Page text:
The rabbis continued their questioning: "Why baptizest thou then, if thou be not that Christ, nor Elias, neither that prophet?" The words "that prophet" had reference to Moses. The Jews had been inclined to the belief that Moses would be raised from the dead, and taken to heaven. They did not know that he had already been raised. When the Baptist began his ministry, many thought that he might be the prophet Moses risen from the dead, for he seemed to have a thorough knowledge of the prophecies and of the history of Israel.
It was believed also that before the Messiah's advent, Elijah would personally appear. This expectation John met in his denial; but his words had a deeper meaning. Jesus afterward said, referring to John, "If ye are willing to receive it, this is Elijah, which is to come." Matt. 11:14, R. V. John came in the spirit and power of Elijah, to do such a work as Elijah did. If the Jews had received him, it would have been accomplished for them. But they did not receive his message. To them he was not Elijah. He could not fulfil for them the mission he came to accomplish.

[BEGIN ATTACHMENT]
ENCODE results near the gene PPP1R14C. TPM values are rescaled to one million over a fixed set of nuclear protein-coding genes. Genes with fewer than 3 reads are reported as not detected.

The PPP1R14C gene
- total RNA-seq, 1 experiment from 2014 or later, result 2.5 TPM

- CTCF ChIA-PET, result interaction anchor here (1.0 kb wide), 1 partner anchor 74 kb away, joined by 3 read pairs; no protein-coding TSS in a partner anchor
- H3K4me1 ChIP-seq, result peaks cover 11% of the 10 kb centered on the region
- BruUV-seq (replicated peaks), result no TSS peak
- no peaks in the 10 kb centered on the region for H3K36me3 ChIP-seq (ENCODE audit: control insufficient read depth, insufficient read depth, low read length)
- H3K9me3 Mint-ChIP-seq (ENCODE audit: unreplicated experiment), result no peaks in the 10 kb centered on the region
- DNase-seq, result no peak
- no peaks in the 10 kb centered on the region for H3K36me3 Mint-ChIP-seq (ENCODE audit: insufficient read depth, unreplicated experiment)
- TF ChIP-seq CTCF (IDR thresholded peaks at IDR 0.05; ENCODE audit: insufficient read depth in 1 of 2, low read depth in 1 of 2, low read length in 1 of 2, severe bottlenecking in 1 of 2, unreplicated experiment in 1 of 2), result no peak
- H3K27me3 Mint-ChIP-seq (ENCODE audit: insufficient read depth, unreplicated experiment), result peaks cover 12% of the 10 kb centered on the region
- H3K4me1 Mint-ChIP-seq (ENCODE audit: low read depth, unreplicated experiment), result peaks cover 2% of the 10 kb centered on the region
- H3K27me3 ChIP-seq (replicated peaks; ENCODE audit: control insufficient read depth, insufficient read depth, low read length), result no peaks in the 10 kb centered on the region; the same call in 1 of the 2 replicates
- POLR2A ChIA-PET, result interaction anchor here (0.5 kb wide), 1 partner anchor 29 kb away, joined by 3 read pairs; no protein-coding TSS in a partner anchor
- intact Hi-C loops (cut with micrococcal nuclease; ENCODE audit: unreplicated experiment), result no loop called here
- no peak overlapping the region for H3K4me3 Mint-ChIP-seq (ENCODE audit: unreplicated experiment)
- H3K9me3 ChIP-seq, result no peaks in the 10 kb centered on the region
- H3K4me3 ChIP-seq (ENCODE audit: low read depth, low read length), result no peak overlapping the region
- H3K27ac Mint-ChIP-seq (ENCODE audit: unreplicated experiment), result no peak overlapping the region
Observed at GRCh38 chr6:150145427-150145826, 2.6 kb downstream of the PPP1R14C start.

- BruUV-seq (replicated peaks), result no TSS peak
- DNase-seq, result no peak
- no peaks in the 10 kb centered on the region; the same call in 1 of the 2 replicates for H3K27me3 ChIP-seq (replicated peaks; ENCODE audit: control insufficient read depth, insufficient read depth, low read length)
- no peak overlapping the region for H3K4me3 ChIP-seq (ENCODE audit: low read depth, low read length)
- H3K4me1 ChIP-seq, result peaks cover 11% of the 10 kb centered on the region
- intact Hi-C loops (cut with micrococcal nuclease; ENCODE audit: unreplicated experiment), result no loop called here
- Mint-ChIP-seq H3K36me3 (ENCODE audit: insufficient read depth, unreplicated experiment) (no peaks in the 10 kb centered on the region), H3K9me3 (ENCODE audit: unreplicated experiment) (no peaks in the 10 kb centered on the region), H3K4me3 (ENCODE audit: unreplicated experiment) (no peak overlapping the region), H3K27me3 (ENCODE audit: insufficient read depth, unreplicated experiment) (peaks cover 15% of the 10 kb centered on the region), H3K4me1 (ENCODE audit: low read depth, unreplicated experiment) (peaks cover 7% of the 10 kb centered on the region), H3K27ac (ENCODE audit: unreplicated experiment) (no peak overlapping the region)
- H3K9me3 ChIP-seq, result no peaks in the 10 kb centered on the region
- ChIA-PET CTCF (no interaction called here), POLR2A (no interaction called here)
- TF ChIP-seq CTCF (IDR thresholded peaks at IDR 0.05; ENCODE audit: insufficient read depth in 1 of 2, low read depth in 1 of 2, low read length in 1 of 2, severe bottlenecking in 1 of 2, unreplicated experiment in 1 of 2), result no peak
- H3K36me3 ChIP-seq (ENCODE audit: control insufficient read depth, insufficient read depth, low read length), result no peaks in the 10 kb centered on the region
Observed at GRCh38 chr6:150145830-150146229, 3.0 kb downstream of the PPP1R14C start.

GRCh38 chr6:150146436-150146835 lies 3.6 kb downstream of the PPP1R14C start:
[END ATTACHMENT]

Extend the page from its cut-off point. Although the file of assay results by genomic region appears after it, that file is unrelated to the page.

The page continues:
Many of those gathered at the Jordan had been present at the baptism of Jesus; but the sign then given had been manifest to but few among them. During the preceding months of the Baptist's ministry, many had refused to heed the call to repentance. Thus they had hardened their hearts and darkened their understanding. When Heaven bore testimony to Jesus at His baptism, they perceived it not. Eyes that had never been turned in faith to Him that is invisible beheld not the revelation of the glory of God; ears that had never listened to His voice heard not the words of witness. So it is now. Often the presence of Christ and the ministering angels is manifest in the assemblies of the people, and yet there are many who know it not. They discern nothing unusual. But to some the Saviour's presence is revealed. Peace and joy animate their hearts. They are comforted, encouraged, and blessed.